The U.S. Government Accountability Office (GAO), in a recent study on the effectiveness of real estate appraisals, found that the Appraisal Subcommittee, which oversees the regulatory programs established by the states, has not adequately performed its duties because of underfunding and other problems.
The GAO’s findings only underscored what the National Association of Home Builders (NAHB) has been shouting from the rooftops: Faulty appraisals have been sabotaging home sales at a time when the housing market can least afford it.
In a Web-based survey conducted from June 2011 to July 2011, the GAO examined state appraiser regulatory agency representatives from the 50 states, the District of Columbia, and the territories of Guam, Northern Mariana Islands, Puerto Rico, and the Virgin Islands. It found that the Appraisal Subcommittee had not, for example, established a complaint hotline to receive complaints over noncompliance with appraisal independence standards or grievances from appraisers, individuals or other entities over attempts to improperly influence appraisers or the appraisal process. Nor had the subcommittee provided grants to state regulatory agencies as stipulated by the Dodd-Frank Act.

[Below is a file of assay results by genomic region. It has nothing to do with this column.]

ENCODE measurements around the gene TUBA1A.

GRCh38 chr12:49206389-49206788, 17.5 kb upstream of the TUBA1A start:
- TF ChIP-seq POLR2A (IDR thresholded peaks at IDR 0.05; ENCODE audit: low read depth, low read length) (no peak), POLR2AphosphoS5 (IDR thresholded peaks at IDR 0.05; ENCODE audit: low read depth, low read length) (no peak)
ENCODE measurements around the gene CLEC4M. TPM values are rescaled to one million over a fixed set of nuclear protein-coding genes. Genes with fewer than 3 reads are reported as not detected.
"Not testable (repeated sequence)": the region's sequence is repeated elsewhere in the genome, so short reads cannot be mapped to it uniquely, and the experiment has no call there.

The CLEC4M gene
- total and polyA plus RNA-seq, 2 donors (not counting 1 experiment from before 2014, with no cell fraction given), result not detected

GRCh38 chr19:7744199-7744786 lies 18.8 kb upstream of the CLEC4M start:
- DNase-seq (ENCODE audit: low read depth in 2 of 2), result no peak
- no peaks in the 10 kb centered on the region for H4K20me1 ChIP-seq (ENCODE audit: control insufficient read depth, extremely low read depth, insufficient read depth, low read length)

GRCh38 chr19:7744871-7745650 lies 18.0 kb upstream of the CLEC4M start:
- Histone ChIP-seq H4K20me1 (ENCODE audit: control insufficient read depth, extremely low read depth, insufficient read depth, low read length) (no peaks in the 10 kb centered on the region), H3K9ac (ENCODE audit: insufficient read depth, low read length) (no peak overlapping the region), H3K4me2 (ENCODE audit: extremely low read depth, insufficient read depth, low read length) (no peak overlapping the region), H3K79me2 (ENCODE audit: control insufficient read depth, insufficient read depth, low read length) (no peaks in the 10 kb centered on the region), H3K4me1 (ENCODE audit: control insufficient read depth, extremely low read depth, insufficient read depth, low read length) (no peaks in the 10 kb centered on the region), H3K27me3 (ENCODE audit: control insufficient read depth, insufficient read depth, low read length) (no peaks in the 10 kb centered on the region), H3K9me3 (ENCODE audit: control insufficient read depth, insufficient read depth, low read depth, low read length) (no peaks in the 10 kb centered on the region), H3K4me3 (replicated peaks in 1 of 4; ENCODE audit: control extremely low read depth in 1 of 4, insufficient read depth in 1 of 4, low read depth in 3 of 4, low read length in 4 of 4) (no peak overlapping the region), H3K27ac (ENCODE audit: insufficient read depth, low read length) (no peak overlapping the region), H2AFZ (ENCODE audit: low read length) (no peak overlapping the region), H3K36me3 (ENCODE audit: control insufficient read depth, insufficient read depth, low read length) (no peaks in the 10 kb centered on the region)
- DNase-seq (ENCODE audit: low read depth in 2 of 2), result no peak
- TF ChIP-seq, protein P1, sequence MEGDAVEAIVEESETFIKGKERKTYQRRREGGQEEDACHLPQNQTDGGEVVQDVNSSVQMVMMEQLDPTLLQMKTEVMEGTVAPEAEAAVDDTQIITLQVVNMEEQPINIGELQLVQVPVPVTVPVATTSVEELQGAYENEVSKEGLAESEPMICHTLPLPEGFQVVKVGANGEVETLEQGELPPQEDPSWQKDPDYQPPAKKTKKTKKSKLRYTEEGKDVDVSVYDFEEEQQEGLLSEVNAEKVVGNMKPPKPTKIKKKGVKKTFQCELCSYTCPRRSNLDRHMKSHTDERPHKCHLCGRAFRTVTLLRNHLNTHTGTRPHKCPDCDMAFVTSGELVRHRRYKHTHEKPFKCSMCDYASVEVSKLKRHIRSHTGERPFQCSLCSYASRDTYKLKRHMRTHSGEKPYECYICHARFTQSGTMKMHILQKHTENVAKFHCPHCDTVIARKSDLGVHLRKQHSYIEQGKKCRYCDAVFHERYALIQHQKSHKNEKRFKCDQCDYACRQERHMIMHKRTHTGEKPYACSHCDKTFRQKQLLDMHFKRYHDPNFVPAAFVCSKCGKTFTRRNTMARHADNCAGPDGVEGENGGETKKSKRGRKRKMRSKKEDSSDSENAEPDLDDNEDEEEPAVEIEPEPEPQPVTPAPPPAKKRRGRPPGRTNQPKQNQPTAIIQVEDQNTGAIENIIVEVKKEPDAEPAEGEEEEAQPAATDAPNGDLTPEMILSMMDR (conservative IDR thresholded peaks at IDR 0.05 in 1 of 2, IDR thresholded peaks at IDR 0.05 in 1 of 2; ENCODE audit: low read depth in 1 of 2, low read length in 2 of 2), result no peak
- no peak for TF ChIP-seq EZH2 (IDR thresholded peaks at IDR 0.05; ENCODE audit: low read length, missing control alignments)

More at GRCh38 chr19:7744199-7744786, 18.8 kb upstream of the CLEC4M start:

"These findings underscore the need to establish an effective oversight system to ensure that appraisals accurately reflect true market values and don't harm aspiring home buyers or builders," said NAHB chairman Bob Nielsen, a home builder from Reno, Nev.
A recent NAHB survey showed that one out of three builders have lost signed sales contracts because of flawed appraisals, and a fall survey conducted by the National Association of Realtors showed that 18% of realtors reported a recent contract cancellation or delay as a result of a low appraisal.
Observing that "the critical role of real estate appraisals in mortgage underwriting underscores the importance of effective regulation of the appraisal industry," the GAO study recommended that the Appraisal Subcommittee develop specific policies and procedures for monitoring the appraisal requirements of the federal financial institutions regulators.